Ex-con Eddie Cleary gets a job working on his older brother's isolated farm. It's not long before bizarre things start happening--dead birds falling out of the sky, family pets attacking ... See full summary »
Ex-con Eddie Cleary gets a job working on his older brother's isolated farm. It's not long before bizarre things start happening--dead birds falling out of the sky, family pets attacking their owners, strange apparitions beginning to appear, and people who had been "normal" suddenly going insane. Written by
Eddie Cleary an ex-con has just been released from prison and ends up working for his older brother on a farm in the outback. However some weird occurrences involving flashing lights, electrical cuts and evaporating water begins to put a strain on Eddie with his brother and wife.
I can say it was unconventional, but I'm at a lost to what director Rolf de Heer (the man behind the 1993 cult 'Bad Boy Bubby') was trying to imply with this visually ambitious, but messily plotted head-trip. It's frustrating, because there was potential within its considerably off-kilter framework, but in the end the mysterious air that was established fades and the drama infectiously takes hold. The story throws around a lot of weird things (strange lights, possessions, power shorts), but nothing is truly expanded on that we're wondering if it's all hallucinations, supernatural or otherworldly interference. In the end it's kind of hinted, but not entirely fulfilling with the outcome making the eventual build-up feel pointless. There's even a sub-plot involving an opera loving police officer that goes onto to be redundant to the bigger picture and ends rather kooky. The material is uneven and a little heavy handed with the narrative moving back and forth from present time to the past (going back 5 days to eventually finish on the present day at hand). It looks like it tries for a psychological front and it doesn't always work, but it's intentions stay enthralling (with a glimpse into an unstable mind that's on the verge of insanity in an isolated backdrop, which can mess with your mind) and there's an amusing range of characters and scenarios.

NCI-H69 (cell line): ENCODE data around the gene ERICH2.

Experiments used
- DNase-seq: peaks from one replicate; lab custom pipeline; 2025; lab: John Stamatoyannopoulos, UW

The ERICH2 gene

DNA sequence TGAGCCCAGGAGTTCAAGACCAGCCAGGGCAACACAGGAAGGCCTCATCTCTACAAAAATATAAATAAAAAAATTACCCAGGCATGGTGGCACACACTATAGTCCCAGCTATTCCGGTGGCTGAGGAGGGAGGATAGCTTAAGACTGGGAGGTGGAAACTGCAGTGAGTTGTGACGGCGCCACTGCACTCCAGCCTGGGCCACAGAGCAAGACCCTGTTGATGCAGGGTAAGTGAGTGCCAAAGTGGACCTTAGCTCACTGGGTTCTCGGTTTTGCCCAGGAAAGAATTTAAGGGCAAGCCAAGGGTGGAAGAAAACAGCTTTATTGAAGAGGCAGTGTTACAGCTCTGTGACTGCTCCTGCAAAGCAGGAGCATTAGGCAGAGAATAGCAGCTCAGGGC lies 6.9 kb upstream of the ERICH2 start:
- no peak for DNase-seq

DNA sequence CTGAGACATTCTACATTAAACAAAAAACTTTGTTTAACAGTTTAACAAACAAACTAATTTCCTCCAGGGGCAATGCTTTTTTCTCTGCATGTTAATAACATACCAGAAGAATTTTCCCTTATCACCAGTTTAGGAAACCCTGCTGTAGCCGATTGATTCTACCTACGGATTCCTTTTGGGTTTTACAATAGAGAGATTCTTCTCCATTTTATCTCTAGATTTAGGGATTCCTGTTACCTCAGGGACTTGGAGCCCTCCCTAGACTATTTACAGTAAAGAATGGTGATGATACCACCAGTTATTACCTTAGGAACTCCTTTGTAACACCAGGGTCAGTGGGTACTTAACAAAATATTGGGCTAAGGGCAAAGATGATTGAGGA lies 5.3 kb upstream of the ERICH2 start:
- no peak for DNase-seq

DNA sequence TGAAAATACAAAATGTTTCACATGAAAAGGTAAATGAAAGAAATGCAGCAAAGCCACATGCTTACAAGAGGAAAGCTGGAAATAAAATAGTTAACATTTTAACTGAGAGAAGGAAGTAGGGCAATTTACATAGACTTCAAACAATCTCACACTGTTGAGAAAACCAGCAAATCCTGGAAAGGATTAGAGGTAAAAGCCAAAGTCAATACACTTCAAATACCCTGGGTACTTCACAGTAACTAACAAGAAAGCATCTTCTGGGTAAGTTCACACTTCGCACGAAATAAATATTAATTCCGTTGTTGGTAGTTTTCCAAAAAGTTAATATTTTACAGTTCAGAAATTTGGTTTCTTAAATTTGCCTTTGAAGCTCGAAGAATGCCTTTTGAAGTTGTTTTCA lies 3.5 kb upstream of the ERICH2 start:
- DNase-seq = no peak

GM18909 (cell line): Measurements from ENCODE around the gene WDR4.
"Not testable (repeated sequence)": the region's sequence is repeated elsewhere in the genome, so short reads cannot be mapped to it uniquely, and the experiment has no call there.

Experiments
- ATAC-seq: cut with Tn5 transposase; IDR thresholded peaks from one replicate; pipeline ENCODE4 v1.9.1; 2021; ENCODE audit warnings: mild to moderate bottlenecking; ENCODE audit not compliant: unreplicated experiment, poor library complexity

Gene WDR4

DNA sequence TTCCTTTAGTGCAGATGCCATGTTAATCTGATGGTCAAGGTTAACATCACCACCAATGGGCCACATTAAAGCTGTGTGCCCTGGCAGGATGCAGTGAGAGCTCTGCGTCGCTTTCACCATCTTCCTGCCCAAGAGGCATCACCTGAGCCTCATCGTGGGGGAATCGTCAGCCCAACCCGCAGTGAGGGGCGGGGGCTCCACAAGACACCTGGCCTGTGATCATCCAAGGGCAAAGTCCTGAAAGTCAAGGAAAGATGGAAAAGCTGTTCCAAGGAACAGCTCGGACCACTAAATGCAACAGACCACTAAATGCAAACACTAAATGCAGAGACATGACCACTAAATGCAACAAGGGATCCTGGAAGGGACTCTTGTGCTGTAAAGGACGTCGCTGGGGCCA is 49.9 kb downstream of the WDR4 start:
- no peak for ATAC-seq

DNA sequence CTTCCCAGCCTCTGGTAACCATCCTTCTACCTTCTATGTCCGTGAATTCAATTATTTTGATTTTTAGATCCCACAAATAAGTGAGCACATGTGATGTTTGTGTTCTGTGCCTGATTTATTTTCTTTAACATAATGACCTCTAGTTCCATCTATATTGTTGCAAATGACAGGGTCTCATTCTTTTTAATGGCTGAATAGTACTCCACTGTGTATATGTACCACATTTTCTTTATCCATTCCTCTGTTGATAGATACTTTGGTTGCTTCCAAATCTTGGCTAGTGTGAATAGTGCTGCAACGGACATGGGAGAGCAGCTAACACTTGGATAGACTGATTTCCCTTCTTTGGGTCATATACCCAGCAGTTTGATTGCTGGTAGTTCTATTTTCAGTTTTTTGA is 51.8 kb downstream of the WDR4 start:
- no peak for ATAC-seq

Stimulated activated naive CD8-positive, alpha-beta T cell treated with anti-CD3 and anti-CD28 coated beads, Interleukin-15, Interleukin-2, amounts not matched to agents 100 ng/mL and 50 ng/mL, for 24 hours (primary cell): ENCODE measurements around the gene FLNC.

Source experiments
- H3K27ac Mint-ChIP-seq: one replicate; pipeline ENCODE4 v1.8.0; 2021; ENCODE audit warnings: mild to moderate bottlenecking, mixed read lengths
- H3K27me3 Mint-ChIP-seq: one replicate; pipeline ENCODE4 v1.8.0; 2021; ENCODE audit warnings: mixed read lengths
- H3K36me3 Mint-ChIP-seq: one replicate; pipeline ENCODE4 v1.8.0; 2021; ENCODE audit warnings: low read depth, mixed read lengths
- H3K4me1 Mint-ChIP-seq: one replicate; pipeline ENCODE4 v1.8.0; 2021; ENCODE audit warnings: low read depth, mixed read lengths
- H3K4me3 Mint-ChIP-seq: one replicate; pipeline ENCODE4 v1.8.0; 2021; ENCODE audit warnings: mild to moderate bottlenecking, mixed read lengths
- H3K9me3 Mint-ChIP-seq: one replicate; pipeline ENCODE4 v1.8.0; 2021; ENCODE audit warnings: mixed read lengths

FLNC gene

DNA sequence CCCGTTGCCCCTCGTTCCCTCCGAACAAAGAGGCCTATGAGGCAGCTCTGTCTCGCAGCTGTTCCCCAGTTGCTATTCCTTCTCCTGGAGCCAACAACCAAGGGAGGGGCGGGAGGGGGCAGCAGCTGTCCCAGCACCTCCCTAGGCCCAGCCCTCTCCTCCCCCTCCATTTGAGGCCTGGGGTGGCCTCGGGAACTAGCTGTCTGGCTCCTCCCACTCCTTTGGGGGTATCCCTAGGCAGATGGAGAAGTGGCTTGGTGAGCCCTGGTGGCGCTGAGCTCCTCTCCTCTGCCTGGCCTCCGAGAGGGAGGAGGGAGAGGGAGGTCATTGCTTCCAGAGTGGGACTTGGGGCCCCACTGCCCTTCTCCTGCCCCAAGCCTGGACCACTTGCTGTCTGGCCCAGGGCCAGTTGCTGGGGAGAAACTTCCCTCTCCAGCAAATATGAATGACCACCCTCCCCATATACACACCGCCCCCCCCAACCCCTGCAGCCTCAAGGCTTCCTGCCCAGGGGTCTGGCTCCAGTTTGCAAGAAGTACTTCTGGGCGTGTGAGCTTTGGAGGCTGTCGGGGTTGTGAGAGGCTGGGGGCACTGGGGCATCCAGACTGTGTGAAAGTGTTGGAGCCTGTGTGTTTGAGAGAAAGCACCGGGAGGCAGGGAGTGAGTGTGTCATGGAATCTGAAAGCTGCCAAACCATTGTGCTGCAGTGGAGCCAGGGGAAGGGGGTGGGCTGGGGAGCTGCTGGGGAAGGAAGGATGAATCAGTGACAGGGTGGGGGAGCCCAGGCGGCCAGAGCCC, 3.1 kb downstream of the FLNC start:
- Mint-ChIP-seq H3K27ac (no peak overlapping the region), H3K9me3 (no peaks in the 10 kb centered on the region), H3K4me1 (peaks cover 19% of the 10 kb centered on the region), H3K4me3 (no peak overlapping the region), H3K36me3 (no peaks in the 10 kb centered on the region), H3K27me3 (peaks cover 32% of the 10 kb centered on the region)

Atmosphere and imagery is impressive, and the boundless Australian outback landscape demonstrates a mystifyingly haunting and hypnotic strangle hold. Richard Michalak's free-flowing camera-work is filled with provocative angles and adds to the unusually trippy nature. So does Roman Kronen & Graham Tardif's spectrally bellowing music score. The performances fair-up well enough. Steven Vidler as Eddie is ably solid. Celine Griffin, Ritchie Singer, Vince Gil, Max Cullen, Terry Camilleri and Saturday Rosenberg were tailored to their parts.
Chaotically drawn up, but remains interesting and well-made.
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